Monday, January 18, 2010

Third American Indian Youth Literature Awards announced by American Indian Library Association

The American Indian Library Association  (AILA), an affiliate of the American Library Association, announced the recipients of its American Indian Youth Literature Awards...

Best Picture Book is Thomas King's A Coyote Solstice Tale, illustrated by Gary Clement, published by Groundwood Books, 2009. Louise Erdrich, author of Birchbark House, says that A Coyote Solstice Tale is:

"The perfect book to read in the Birchbark Loft.  This is a wonderful coyote sweet and funny book, a gentle anti-Christmas craziness story that resonated with me and will, I think, with every mother and father whose children's visions of sugar plums require them to visit a crowded mall.  It made me want to drink hot chocolate and curl up with a good book."
You can get the book from her shop, Birchbark Books.


Best Middle School Book is Meet Christopher: An Osage Indian Boy from Oklahoma. Written by Genevieve Simermeyer, with photographs by Katherine Fogden, Meet Christopher is published by the National Museum of the American Indian, in association with Council Oak Books, 2008. It is the fourth book in the "My World: Young Native Americans Today" series, in which each book is written and photographed by Native contributors.

It is available from the National Museum of the American Indian. The website includes this excerpt from the book:

One of my favorite activities outside of school is Osage language class. I go to the language class at the public library one evening a week with my mom, dad, and Geoffrey. The class is special because I’m learning a language that could disappear soon if no one works to keep it going. About 130 years ago, Osage children—like other Native kids—were sent away from their families to live at boarding schools, where they were supposed to speak only English. Over time, a lot of people forgot their language. Most boarding schools for Native children were shut down in the 1930s, but today not many people can speak Osage fluently. In my family, people stopped speaking it when Iko’s [Christopher’s grandmother] grandmother died. Her mom was still a little girl when her grandfather told all of his children that they needed to learn to speak English, since they didn’t have a mother to take care of them anymore.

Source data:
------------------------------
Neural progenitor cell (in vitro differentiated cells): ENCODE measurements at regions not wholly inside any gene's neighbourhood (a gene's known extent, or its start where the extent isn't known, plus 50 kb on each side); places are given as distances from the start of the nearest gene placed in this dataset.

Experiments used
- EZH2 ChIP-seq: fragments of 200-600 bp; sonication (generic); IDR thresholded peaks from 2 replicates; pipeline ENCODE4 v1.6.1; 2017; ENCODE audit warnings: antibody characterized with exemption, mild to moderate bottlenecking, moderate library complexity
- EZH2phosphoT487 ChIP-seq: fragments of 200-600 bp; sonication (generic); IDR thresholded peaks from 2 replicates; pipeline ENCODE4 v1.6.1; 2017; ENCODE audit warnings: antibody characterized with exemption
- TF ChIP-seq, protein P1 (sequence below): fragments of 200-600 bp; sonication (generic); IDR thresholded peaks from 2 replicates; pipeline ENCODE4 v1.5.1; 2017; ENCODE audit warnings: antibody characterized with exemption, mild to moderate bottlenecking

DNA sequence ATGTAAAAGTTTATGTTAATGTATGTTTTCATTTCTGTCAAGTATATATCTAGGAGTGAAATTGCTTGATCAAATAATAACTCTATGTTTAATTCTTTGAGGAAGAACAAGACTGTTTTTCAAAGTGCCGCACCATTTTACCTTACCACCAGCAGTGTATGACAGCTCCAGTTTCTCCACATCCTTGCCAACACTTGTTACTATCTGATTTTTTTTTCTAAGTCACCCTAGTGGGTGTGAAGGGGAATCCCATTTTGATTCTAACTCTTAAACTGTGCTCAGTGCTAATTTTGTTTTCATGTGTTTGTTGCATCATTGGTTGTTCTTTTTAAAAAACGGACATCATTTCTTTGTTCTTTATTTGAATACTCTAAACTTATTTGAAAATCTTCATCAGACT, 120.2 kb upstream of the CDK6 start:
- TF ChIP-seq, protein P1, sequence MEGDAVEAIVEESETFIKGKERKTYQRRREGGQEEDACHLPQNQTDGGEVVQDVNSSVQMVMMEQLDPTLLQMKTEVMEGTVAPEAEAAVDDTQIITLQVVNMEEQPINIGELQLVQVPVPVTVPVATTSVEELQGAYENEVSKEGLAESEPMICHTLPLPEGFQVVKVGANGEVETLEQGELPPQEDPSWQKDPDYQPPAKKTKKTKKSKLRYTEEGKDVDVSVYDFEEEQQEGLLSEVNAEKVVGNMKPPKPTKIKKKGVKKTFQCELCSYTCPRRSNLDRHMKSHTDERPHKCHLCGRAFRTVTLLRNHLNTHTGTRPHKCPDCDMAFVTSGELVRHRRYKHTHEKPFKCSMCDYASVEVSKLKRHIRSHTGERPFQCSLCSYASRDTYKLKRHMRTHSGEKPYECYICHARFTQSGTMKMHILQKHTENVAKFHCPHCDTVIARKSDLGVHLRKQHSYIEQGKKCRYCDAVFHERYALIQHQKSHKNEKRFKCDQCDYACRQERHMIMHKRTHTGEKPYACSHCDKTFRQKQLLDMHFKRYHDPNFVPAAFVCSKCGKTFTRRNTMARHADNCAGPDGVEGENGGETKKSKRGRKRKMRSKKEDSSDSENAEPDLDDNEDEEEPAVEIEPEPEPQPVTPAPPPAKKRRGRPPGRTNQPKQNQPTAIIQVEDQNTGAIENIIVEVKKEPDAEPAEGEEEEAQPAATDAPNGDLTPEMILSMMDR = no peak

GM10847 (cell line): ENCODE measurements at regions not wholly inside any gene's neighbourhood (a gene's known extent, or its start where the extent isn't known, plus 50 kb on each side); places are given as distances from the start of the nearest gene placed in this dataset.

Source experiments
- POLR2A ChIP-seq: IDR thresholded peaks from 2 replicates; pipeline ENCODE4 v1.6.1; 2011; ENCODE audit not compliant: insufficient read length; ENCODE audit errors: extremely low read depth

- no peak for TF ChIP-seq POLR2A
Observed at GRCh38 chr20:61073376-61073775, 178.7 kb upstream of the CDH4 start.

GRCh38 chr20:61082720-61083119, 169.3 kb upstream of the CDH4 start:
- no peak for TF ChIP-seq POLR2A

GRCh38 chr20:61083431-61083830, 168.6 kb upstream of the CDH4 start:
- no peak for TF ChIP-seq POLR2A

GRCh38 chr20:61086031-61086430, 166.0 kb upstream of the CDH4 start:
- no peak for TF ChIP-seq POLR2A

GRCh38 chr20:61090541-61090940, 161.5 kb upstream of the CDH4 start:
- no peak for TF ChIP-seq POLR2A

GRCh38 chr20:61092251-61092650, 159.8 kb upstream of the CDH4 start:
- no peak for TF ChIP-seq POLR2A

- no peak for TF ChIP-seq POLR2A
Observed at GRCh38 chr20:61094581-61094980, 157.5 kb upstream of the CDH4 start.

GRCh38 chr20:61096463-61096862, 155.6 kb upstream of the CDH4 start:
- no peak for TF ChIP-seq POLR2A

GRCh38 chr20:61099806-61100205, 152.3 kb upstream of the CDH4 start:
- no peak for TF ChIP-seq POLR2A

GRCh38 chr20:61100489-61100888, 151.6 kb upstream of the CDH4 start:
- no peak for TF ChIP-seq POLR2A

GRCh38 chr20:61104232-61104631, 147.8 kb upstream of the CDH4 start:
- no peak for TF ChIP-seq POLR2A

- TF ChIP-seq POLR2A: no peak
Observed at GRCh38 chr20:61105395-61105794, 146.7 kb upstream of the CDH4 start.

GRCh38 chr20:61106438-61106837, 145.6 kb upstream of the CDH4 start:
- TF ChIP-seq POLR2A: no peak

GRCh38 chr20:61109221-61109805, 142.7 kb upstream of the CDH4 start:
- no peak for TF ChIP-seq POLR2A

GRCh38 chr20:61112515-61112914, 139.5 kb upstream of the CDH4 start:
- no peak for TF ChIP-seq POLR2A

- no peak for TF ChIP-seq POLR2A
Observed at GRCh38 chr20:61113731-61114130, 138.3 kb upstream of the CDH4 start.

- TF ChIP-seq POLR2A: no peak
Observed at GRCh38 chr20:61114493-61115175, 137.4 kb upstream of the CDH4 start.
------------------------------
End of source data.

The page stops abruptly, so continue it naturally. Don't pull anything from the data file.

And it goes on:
AILA's choice for the Best Young Adult Book is Lurline Wailana McGregor's Between the Deep Blue Sea and Me: A Novel, published by Kamehameha Publishing, 2008.

The book is available from Kamehameha Publishing, where you can also read an extensive interview with the author.  Joy Harjo, author of The Good Luck Cat and For a Girl Becoming, worked with McGregor on development of the screenplay that evolved into this book. On her blog, Harjo said:
"Though this is a particularly Hawaiian story, the issues, characters, and sensibilities are similar to indigenous people all over the world."


Winners of the AILA Youth Literature Award receive a cash award and a beaded medallion featuring the AILA awards logo.Winners will receive their award and medallion at the ALA Annual Conference in Washington, D.C. on Monday, June 28th.